Is `Oumuamua, the strange interstellar object discovered passing through our solar system last year, an operational alien device? Conventional wisdom holds this is an asteroid on a unique trajectory, but speculation it is an alien probe aimed at us deliberately has come from some highly respected astronomers (1). `Oumuamua is small and moved fast, leaving scientists unable to photograph or discern much about it during its brief flyby, so it will remain an intriguing mystery.
A wide-ranging conversation with Dr. Avi Loeb about his decidedly distinctive deductions yielded some extremely interesting ideas (1). One of them is his suggestion that, based on human stewardship of planet Earth, the presumed civilization that launched `Oumuamua is, as Dr. Loeb put it, “dead.” Based on the speed this presumptive alien probe whizzed by us and the possibility it may now be only an artifact of a vanished society, we should not anticipate any further clarification from the manufacturers.
N = 1
How many civilizations capable of interstellar communication could be in our galaxy? A tough question, for the moment we know only of our own existence. The Drake Equation (2) attempts to estimate broad parameters, but probably Professor Paul Davies has summarized the situation most succinctly; a Universe hypothesized to be crammed with planets and life is strangely silent (3). Have our assumptions been too optimistic?
One possibility is that the silence reflects the rarity of intelligent civilizations active at the specific – and brief – moment of time we happen to have been seeking them. Humans are newcomers, maybe we just missed out as a consequence of bad timing. The Drake Equation includes a term (L) to generally account for the fact that although the Universe is impressively old in human terms, civilizations may be comparatively transient.
N = R* • fp • Ne • fl • fi •fc • L
Our sun is stable and long-lived, but it also has an innate lifespan which will constrain the time period our civilization will be safe on Earth. The Universe can be violent, perhaps some civilizations have been terminated by virtue of being too close to supernovae or have suffered other catastrophes such as meteor strikes.
N = 0, It Only Takes One
Drawing again from the human experience, it seems possible that advanced civilizations are at some risk of technology-assisted suicide. Our longstanding worry a nuclear conflict between hostile polities might effectively extinguish humankind has also been extrapolated to other worlds within the pessimistic ‘L’ term of the Drake Equation. Could it be that our silent Universe signals the fact that civilizations are often aggressive and self-destructive?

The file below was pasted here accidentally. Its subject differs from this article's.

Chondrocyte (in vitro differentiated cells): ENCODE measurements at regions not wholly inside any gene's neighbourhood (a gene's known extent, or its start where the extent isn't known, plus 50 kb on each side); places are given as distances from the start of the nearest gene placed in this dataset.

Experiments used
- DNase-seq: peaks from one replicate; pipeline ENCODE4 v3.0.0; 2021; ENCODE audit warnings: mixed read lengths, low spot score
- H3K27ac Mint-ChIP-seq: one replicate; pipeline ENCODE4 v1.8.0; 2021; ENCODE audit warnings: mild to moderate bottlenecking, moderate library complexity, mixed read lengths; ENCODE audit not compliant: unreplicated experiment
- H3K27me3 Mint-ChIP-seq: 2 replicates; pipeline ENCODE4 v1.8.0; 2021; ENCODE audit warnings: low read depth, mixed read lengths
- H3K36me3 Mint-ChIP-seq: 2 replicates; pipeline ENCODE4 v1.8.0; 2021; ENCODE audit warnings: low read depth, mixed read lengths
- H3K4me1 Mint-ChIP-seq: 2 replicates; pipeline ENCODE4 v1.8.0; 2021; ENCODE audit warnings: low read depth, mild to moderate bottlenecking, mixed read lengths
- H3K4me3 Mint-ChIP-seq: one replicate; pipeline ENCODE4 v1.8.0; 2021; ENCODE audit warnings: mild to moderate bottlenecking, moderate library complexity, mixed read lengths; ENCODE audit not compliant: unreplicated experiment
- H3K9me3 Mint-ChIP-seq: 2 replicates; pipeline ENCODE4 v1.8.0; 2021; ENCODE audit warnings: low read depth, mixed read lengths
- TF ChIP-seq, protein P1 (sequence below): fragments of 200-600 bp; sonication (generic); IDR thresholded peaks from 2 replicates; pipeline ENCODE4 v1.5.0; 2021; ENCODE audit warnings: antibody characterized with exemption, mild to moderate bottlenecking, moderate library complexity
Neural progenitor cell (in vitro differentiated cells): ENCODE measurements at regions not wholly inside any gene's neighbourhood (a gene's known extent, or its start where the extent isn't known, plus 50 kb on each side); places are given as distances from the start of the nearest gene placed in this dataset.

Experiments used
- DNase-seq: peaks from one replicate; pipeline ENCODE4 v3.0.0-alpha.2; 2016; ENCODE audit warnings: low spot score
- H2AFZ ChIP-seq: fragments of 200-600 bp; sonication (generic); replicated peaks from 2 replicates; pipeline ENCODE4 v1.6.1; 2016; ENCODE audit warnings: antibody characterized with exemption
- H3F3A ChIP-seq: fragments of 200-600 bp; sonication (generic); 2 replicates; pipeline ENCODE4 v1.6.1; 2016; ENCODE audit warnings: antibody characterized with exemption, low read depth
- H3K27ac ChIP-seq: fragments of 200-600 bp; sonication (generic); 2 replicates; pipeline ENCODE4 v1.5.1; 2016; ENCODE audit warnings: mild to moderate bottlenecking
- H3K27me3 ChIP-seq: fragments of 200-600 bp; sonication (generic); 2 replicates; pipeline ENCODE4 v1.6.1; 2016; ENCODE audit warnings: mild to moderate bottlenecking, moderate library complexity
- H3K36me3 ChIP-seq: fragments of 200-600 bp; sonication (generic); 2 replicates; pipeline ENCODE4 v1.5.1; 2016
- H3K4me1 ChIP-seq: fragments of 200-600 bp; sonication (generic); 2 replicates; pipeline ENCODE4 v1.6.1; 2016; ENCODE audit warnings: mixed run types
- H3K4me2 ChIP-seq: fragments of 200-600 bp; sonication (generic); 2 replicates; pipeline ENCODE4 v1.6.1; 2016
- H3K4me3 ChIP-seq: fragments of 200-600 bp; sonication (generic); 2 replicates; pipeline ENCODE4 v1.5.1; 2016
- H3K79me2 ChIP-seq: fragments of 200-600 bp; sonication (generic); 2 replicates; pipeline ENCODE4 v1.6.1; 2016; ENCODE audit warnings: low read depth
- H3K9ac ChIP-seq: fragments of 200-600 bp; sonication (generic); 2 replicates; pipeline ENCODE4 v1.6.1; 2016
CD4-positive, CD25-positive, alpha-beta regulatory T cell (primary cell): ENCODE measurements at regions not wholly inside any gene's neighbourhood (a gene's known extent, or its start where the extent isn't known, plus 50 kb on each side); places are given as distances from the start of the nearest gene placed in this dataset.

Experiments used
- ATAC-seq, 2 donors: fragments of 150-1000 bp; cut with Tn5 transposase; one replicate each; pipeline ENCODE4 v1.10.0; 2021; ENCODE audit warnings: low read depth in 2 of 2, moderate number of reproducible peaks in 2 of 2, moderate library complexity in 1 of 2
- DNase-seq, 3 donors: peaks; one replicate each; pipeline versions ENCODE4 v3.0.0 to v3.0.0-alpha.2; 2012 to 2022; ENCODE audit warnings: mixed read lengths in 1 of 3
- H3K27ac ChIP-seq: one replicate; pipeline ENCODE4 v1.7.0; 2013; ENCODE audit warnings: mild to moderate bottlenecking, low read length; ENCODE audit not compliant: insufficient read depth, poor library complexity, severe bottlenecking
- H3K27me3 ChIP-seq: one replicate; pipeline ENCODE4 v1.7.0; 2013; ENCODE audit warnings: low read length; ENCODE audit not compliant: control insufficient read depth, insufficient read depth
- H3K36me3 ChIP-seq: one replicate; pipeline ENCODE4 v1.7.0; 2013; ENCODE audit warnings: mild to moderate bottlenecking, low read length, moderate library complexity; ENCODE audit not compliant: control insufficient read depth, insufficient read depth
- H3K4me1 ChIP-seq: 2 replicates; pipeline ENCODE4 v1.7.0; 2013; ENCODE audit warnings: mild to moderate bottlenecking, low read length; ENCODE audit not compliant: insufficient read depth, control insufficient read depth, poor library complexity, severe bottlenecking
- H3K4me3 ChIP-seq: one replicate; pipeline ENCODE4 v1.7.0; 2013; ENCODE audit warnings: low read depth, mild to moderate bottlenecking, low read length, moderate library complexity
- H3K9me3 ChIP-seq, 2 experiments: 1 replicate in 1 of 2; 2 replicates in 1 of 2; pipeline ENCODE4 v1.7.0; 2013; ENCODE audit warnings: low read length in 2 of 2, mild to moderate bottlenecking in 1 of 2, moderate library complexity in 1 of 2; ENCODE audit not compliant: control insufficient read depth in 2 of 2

Maybe this is projecting too much of ourselves into the science, meaning we must allow that some intelligent species have been able to dodge nuclear self-annihilation. However, there may be more than one way to destroy a civilization. Will our new-found capacity to re-jigger genetics lead to a better world or unanticipated misfortune? Might our capacity to dominate the resources of our home planet lead to unsustainable overpopulation and lethal environmental degradation? Maybe our fate is foretold in the stars. It is sobering to think a silent Universe might reveal we are following the same perilous path that many journeyed before us.
Humankind is taking our living planet into a new era of mass extinction whose ultimate outcome is uncertain (4). Driven by multiple, concurrent factors such as climate change, pesticide use and development, biodiversity is fading into bio-impoverishment as both charismatic butterfly species (5, 6) and other insects essential for ecosystem function (6) begin to vanish. Has Earth reached the tipping point of ecological collapse? If we have, it may not be long before N =1 shifts to N = 0.
Perhaps someone, somewhere in a habitable zone will spot one of our space probes passing by or intercept the Arecibo message beamed into space in 1974. Scattered hardware and disseminated electromagnetic signals could be the sum total of dispersed evidence human civilization existed briefly in our galaxy. So, bye, bye butterflies and your ecologically vital insect kin, collateral damage of the suicidal Anthropocene. Our callous and ignorant unconcern for the living co-inhabitants of the Earth coupled with a spooky lack of evidence intelligent beings inhabit other worlds suggest that we, too, might march to oblivion soon. The future of life on Earth is not necessarily us.
(1) Isaac Chotiner. Have Aliens Found Us? A Harvard Astronomer on the Mysterious Interstellar Object `Oumuamua. The New Yorker, 16 January 2019. https://www.newyorker.com/news/the-new-yorker-interview/have-aliens-found-us-a-harvard-astronomer-on-the-mysterious-interstellar-object-oumuamua
(2) SETI Institute. The Drake Equation. https://www.seti.org/drake-equation-index
(3) Paul Davies. The Eerie Silence: Renewing Our Search for Alien Intelligence. Houghton Mifflin Harcourt.
(4) Edward O. Wilson. The Future of Life. Vintage Books.
(5) Laura M. Holston. With 86% Drop, California’s Monarch Butterfly Population Hits Record Low. The New York Times, 9 January 2019. https://www.nytimes.com/2019/01/09/science/monarch-butterfly-california.html
(6) Damian Carrington. Insect Collapse: ‘We Are Destroying Our Life Support Systems.’ The Guardian, 15 January 2019. https://www.theguardian.com/environment/2019/jan/15/insect-collapse-we-are-destroying-our-life-support-systems?CMP=twt_a-environment_b-gdneco